4. As the economy sinks, so it becomes easier for nascent warlords to recruit the poor for their purposes — the slums have divided along ethnic lines. Most of the ODM protestors — in Nairobi and other places — belong to the Luo and Klenjin communities. They turned on the Kikuyus. Kibera, the big Nairobi’s slum, saw much anti-Kikuyu violence. And then the Kikuyus took their revenge. This is an acceleration of the rising ethnic violence seen over recent years (especially over land claims, further exploited by local political leaders). Organized crime is profiting handsomely from the looting, taking the banditry that has bedeviled Kenya to new heights (see this video by the Guardian’s Xan Rice). Conflict that starts as grievance often ends up driven by greed, making it all the more difficult to halt (see discussion here and here).
5. How to restore faith in the democratic process? The peaceful transition in 2002 — which ended the 24-year old presidency of Moi — gave hope to the poor that their vote would achieve real change (go here and read Joel Barkan in Foreign Affairs). The longer this goes on, the more difficult it becomes for the parties to move beyond the framework peace deal. And without a permanent deal the murders will continue. Time works against peace.
6. For aid donors it’s a tough call. They have large programmes in Kenya. They must act in good faith (and be seen to be doing so). The World Bank got off to a bad start, when a leaked memo appeared to support the result of the flawed December election. The director of the Royal African Society, Richard Dowden, has a scorching Op-ed piece in the Guardian on the British response. The ODM has called on donors to shut down aid: “A government that steals the vote from its own people will steal any aid given to it” (reported here). That’s a very powerful argument. Zimbabwe is the precedent (no OECD-DAC aid to speak of, just humanitarian help). But aid sanctions are tools that need to be kept in reserve as we await the outcome of the Annan initiative.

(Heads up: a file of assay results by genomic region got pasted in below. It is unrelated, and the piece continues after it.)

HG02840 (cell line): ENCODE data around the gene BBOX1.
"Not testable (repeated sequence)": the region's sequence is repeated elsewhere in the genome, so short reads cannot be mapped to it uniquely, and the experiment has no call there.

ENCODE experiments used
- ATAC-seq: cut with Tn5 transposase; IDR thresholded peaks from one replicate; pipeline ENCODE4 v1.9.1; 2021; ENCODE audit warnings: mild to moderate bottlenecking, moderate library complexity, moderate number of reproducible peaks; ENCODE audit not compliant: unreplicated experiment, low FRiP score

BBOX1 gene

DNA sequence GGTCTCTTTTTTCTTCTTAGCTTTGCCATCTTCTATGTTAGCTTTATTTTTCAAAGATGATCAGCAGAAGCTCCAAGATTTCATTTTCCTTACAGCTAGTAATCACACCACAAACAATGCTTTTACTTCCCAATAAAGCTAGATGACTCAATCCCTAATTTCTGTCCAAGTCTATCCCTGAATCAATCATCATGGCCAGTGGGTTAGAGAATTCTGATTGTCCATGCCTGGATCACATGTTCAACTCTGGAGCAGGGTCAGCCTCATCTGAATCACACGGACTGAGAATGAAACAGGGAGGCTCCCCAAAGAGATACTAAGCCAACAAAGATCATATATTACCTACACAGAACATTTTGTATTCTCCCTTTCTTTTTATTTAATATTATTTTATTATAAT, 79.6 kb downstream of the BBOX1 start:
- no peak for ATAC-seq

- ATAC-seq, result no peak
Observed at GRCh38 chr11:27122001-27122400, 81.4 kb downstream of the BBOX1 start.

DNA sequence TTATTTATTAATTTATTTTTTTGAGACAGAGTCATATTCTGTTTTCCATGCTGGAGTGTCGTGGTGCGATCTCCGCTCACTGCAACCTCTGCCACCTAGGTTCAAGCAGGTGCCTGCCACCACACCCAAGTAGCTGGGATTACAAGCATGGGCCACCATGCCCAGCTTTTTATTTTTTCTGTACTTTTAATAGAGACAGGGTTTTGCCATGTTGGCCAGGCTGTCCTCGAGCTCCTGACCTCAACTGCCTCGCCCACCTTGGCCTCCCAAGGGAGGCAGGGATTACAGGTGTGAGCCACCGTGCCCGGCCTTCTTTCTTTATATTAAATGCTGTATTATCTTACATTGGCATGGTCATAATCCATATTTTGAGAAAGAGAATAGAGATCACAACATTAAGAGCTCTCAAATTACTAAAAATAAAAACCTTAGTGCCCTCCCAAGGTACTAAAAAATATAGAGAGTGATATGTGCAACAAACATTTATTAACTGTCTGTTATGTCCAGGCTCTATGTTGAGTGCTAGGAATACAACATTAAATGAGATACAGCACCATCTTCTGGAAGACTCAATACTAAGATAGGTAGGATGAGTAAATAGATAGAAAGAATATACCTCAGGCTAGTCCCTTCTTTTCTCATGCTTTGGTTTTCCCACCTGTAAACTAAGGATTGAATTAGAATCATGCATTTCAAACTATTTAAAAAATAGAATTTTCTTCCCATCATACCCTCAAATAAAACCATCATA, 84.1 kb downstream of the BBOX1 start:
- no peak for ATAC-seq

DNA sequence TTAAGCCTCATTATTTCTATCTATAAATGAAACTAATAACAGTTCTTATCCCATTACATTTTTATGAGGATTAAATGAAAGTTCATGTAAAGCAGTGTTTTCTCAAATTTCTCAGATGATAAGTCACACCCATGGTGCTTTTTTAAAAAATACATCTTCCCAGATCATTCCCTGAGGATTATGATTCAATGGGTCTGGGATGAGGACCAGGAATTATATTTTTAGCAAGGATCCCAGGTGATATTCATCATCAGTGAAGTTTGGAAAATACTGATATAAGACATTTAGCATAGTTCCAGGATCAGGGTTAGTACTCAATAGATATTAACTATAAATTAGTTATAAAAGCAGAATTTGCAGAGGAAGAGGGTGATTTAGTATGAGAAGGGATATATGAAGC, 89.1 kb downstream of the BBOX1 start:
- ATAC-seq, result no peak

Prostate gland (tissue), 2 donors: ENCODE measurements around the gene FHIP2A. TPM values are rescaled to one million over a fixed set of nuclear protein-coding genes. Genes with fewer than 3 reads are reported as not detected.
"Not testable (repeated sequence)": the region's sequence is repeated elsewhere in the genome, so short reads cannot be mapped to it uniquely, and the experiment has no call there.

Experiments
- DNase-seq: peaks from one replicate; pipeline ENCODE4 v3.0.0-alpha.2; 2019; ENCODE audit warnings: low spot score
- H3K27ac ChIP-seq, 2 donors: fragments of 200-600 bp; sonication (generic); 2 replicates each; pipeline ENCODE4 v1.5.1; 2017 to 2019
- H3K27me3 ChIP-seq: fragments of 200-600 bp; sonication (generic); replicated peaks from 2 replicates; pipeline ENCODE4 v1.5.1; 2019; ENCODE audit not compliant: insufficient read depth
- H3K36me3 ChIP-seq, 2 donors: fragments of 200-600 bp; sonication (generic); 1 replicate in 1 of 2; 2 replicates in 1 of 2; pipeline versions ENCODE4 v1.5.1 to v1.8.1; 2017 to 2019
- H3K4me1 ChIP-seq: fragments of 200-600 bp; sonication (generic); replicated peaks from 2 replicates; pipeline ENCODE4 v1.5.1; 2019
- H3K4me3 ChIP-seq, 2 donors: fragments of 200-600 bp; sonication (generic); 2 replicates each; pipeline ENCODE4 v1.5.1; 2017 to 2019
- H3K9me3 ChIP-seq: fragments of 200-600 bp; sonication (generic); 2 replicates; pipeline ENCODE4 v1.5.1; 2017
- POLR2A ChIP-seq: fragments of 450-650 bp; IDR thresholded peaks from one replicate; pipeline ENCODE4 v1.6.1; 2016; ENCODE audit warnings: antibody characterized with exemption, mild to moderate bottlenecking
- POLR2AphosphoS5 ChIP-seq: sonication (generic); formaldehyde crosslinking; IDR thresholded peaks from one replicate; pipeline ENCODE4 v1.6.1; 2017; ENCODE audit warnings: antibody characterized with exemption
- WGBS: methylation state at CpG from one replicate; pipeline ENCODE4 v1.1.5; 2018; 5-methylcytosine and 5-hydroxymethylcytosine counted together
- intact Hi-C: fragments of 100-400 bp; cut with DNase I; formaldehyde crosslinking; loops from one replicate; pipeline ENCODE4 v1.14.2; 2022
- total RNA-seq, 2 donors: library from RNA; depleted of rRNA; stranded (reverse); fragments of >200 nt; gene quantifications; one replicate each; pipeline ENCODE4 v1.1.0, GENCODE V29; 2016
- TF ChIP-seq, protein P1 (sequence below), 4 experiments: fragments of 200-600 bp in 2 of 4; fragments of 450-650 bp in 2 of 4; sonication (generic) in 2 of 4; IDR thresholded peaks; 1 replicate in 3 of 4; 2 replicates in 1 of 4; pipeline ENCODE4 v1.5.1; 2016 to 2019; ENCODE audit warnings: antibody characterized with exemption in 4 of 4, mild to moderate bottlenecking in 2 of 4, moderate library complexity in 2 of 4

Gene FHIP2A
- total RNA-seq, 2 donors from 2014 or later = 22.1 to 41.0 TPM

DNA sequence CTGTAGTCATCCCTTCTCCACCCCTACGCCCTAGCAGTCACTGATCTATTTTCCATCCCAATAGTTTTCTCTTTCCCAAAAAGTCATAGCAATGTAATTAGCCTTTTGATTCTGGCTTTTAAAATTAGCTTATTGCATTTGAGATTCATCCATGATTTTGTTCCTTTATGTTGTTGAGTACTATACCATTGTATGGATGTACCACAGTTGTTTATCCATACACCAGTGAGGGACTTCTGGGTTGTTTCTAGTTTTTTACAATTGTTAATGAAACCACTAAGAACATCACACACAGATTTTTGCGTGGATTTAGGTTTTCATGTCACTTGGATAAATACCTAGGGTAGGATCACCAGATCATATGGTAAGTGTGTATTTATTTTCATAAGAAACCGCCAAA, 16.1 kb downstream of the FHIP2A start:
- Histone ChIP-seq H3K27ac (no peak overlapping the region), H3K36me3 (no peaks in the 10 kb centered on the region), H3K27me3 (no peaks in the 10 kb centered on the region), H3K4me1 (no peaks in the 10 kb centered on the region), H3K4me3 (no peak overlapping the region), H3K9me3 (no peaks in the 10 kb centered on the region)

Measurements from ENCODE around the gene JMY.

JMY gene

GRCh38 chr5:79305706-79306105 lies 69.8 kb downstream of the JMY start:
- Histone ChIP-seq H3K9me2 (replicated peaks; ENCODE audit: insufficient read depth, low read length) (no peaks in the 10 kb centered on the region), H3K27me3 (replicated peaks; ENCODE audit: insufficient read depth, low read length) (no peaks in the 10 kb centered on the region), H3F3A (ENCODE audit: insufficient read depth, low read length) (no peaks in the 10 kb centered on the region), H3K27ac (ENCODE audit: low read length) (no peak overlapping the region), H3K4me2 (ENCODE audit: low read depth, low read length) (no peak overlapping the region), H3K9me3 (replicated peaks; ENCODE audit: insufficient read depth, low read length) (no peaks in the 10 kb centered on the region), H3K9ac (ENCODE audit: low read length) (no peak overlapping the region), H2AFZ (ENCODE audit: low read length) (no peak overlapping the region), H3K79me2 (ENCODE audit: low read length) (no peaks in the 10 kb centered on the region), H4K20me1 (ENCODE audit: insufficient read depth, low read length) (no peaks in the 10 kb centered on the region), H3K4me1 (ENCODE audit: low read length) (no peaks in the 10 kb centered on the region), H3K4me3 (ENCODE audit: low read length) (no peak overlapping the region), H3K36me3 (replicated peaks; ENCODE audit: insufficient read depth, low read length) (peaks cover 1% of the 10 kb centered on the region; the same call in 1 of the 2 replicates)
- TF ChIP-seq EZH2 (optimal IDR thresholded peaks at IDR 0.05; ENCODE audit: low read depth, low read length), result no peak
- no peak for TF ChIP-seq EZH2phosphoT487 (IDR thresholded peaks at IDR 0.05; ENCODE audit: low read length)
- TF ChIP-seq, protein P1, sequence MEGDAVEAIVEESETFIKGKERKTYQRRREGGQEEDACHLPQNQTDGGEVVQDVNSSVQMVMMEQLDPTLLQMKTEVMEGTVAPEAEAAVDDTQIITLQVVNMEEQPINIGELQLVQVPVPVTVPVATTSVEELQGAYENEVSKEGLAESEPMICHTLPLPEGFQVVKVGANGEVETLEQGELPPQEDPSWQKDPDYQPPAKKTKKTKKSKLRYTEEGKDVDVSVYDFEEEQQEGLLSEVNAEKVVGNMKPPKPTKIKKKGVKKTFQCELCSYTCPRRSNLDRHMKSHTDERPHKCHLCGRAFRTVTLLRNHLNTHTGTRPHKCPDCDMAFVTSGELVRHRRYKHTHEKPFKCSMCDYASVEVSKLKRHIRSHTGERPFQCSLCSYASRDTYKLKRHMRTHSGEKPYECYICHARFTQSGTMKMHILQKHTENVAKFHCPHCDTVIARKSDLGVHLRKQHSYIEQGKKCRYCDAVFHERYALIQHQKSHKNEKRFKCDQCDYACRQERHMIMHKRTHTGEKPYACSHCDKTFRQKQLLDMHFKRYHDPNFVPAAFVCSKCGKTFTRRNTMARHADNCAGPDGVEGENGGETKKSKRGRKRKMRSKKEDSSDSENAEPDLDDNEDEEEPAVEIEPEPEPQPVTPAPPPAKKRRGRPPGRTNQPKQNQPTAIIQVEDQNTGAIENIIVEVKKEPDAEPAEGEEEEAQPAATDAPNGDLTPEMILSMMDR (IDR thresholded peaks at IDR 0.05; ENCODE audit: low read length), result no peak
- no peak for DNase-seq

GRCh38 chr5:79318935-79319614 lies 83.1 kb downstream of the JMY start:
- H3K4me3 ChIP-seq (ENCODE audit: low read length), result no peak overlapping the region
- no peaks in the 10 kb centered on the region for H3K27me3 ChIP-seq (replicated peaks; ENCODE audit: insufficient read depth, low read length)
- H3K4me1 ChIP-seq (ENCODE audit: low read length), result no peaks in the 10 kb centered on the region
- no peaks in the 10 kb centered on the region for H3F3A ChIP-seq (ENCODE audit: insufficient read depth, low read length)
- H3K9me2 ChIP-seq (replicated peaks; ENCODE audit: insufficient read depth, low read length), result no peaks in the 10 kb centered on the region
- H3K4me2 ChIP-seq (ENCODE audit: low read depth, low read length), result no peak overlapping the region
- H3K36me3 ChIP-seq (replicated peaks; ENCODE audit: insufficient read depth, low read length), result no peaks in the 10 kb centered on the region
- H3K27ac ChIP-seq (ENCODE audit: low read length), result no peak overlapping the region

We leave the last word to Edward Clay (who was the UK’s High Commissioner to Kenya 2001-05). In a letter to the Economist he writes: “…the poorest, whether in the slums of Nairobi or in the rural areas, had all too little to lose in the recent violence. Most people living in the slums are inhabitants of shanties erected at the whim of rapacious landlords, who are themselves part of the political class. Some of these residents have now had their votes stolen as well…. The poorest attack their equally poor neighbours and set fire to the little they have in common not because they hate these targets in themselves but because they see no other adequate way to express their grievance”. That is Kenya today.